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Hasegawa's 1/48 scale
CF-104 Starfighter

by Ian Robertson


CF-104 Starfighter


Hasegawa's 1/48 scale F-104G Starfighter is available online from Squadron.com




In 1959 Canada chose the Lockheed F-104 Starfighter to replace the aging fleet of Canadair Sabres. Initially the CF-104 (built under license by Canadair) was intended as a low-level nuclear weapons delivery system for NATO in the event of a European conflict with the Soviet Union. Later its role shifted to that of a conventional strike weapon. The CF-104 remained in RCAF/CAF service until 1986, at which time it was replaced by the CF-18 Hornet. More than half of the Canadian Starfighter fleet was lost in accidents during its 27 year operational career. Many of these losses were due to the starfighter’s dangerous operational role as a fast low-level flier, often in poor weather conditions. My model depicts a CF-104 trainer from 417 Squadron, Cold Lake (Alberta), 1975.

The Model

I used Hasegawa’s 1/48 F-104J Starfighter as the basis for my model. Additions included a Black Box CF-104 cockpit set and Aires resin exhaust nozzle. Both resin sets fit well and were beautifully detailed. Decals are from Belcher Bits decal sheet #6.




The model was simple and straightforward to build, taking only a couple of evenings to complete. I built and painted the model in subassemblies (fuselage, wings, wing tanks, horizontal stabilizers) to minimize the need for masking.



The Black Box CF-104 cockpit set fit well in the model once the raised detail on the fuselage sidewalls was removed. I painted the cockpit medium grey as outlined in Hasegawa’s paint instructions. Online reference photos of the C-2 seat were used as a color guide for the resin seat and harnesses.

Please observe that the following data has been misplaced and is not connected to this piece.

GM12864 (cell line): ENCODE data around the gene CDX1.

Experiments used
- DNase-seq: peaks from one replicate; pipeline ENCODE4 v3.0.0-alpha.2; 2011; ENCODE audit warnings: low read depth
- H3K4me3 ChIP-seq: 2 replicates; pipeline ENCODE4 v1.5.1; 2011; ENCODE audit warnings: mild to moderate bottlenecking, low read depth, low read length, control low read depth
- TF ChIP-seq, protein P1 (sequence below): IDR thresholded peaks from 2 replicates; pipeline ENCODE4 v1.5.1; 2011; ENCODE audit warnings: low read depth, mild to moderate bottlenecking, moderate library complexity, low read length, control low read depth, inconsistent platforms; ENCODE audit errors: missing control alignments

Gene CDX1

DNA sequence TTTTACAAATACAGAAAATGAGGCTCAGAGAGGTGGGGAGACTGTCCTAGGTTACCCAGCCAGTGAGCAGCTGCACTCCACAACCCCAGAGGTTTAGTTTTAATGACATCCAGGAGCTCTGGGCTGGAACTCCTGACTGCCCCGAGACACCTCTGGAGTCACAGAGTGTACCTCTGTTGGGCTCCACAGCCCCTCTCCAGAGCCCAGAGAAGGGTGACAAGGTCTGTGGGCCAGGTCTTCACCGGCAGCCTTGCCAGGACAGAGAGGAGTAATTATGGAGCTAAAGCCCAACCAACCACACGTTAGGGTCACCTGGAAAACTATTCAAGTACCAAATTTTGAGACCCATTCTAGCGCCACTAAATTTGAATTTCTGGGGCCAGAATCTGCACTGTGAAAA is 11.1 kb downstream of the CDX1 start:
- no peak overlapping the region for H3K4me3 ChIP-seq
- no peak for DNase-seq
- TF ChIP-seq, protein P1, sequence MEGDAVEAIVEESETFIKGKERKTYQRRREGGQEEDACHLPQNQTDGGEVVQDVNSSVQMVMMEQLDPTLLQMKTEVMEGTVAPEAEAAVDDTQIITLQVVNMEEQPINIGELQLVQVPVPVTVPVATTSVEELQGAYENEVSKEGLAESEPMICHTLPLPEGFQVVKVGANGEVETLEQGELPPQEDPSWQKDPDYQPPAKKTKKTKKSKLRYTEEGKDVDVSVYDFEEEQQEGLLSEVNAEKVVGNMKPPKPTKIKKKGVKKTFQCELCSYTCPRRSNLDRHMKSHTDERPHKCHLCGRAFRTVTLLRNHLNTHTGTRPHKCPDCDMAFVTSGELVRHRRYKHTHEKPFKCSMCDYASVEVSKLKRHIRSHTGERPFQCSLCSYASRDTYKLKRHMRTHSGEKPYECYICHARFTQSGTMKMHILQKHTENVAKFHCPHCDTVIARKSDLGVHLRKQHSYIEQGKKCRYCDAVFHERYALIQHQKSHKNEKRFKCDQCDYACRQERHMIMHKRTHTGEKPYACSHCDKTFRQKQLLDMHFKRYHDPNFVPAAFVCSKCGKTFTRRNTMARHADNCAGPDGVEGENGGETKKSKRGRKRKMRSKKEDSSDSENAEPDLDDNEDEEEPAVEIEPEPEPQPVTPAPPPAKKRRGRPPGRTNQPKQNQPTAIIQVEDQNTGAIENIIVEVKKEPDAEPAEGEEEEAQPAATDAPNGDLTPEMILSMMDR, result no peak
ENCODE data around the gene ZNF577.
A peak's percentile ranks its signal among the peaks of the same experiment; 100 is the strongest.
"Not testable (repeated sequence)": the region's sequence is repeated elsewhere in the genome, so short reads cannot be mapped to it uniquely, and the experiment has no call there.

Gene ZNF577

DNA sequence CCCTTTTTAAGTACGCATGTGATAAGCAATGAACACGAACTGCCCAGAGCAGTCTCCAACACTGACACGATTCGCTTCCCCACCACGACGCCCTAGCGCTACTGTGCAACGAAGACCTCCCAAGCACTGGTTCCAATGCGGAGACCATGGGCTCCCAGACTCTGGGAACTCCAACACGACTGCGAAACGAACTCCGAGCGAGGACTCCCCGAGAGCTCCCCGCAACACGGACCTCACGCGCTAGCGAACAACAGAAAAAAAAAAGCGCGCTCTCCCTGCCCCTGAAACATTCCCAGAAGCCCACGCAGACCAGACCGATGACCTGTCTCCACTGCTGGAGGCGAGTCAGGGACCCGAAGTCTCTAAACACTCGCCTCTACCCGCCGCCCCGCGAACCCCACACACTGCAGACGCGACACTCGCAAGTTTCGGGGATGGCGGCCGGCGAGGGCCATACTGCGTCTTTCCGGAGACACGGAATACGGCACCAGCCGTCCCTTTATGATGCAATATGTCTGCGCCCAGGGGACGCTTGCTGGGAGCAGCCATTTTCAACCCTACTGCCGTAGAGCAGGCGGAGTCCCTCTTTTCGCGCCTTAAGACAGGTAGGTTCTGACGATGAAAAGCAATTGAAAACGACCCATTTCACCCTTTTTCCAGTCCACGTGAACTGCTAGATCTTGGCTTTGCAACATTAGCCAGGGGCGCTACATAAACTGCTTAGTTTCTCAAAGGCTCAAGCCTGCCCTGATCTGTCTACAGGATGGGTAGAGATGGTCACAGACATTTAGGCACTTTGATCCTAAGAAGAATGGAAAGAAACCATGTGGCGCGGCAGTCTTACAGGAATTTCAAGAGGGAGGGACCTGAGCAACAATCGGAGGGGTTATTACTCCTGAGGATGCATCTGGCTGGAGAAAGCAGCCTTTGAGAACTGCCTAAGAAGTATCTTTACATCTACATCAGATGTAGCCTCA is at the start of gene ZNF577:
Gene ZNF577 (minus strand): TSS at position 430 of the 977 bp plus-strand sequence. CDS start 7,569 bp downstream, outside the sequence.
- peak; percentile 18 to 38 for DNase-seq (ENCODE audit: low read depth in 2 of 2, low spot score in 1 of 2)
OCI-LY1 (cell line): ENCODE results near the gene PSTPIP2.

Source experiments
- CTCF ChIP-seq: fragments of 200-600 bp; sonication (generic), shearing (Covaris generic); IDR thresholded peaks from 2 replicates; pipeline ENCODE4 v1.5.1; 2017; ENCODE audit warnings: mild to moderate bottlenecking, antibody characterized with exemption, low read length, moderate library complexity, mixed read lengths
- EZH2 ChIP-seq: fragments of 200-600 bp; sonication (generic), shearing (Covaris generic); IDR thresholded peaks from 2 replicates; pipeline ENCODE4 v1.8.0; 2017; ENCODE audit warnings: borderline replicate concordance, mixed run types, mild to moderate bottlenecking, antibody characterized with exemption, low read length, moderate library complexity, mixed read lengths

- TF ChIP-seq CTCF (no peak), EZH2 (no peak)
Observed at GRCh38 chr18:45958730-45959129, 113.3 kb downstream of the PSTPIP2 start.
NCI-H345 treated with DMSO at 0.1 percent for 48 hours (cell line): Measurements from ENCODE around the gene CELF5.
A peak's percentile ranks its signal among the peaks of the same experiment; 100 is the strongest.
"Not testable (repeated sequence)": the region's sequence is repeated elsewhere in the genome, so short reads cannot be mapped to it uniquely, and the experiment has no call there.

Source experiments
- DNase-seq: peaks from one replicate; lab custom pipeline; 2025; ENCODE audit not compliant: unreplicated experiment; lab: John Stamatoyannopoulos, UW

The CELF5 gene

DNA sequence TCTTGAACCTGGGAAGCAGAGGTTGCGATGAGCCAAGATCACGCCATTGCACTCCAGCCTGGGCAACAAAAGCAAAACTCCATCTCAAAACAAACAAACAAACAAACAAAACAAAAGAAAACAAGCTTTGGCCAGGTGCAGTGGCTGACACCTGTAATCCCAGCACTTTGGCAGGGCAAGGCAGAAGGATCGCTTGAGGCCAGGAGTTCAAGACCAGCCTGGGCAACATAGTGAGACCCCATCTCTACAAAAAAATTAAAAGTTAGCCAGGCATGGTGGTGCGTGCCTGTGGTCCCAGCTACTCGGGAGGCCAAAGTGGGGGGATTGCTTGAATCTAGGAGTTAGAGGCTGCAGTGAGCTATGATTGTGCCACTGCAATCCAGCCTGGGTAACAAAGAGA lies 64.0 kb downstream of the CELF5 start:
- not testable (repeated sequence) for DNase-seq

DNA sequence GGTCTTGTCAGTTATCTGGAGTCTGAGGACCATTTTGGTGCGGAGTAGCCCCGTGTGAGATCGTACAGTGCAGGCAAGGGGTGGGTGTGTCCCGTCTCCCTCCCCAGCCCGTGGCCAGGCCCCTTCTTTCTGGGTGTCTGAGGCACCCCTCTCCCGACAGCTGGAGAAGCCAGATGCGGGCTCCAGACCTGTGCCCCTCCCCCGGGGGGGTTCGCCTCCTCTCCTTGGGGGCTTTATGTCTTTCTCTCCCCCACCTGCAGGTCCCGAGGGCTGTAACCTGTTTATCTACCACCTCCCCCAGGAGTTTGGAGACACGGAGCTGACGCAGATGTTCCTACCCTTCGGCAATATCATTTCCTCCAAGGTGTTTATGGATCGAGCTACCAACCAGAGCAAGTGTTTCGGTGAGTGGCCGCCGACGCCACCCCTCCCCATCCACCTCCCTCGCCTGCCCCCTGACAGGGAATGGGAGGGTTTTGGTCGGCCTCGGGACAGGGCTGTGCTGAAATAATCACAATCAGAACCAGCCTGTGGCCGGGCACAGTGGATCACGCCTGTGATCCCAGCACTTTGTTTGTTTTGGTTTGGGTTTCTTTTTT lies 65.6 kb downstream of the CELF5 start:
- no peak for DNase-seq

Paint and Decals


The fuselage exterior was first sprayed with Tamiya fine grey surface primer and then polished with micromesh sanding cloths. I painted the nose cone with a mixture of light ghost grey and neutral grey (Polly Scale acrylic) and then masked it off until the natural metal finish had been applied. The metal finish was achieved using various shades of Alclad II (duraluminum, dark aluminum, steel, polished aluminum) followed by washes of Tamiya black acrylic to help tone down the shine from the rivets and panel lines.

The upper wings were painted in with Tamiya white primer, whereas the undersides were painted the same as the nose cone. The horizontal stabilizers were painted with Tamiya red acrylic.


The upper and lower wing surfaces were given a light misting of Future as a gloss coat prior to the addition of the decals. No gloss coat was used over the natural metal finish. A coat of Polly Scale clear satin was applied over the wings and elevators once decals had been applied. A satin clear coat was applied directly over the larger decals only on the fuselage. I did not clear coat over the stencils.





Photographs were taken outdoors in natural sunlight with a Nikon Coolpix 5400 digital camera. The “unsharpen mask” tool of Adobe Photoshop was used to restore some of the clarity and crispness lost during image compression.


Final Thoughts


The rivets on the model are exaggerated in the photographs due to the sun reflecting from them. Under less intense light conditions the rivets are far less conspicuous and distracting. This is one of the most heavily riveted models I have built by Hasegawa, and I wish they had been a little more refined in their approach.



Nevertheless, the model was fun to build and a nice diversion from my regular WWII fare.



Additional Images


Click on the thumbnails below to view larger images:

Messerschmitt Bf 109
Modelling Manuals 17

US Price: $17.95
UK Price: £12.99
Publisher: Osprey Publishing
Publish Date:
 January 25, 2002
Details: 64 pages; ISBN: 1841762652
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Buy it from Osprey Publishing

Model, Images and Text Copyright © 2006 by Ian Robertson
Page Created 26 March, 2006
Last Updated 26 March, 2006

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